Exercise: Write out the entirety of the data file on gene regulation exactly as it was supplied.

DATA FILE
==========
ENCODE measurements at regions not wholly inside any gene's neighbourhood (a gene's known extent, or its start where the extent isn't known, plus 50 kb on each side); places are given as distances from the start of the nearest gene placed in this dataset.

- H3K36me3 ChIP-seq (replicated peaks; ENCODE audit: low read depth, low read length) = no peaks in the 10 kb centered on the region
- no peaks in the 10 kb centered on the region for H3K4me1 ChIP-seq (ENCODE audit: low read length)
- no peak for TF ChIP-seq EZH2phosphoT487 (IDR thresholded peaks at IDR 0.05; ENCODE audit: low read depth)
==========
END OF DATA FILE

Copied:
ENCODE measurements at regions not wholly inside any gene's neighbourhood (a gene's known extent, or its start where the extent isn't known, plus 50 kb on each side); places are given as distances from the start of the nearest gene placed in this dataset.

- H3K36me3 ChIP-seq (replicated peaks; ENCODE audit: low read depth, low read length) = no peaks in the 10 kb centered on the region
- no peaks in the 10 kb centered on the region for H3K4me1 ChIP-seq (ENCODE audit: low read length)
- no peak for TF ChIP-seq EZH2phosphoT487 (IDR thresholded peaks at IDR 0.05; ENCODE audit: low read depth)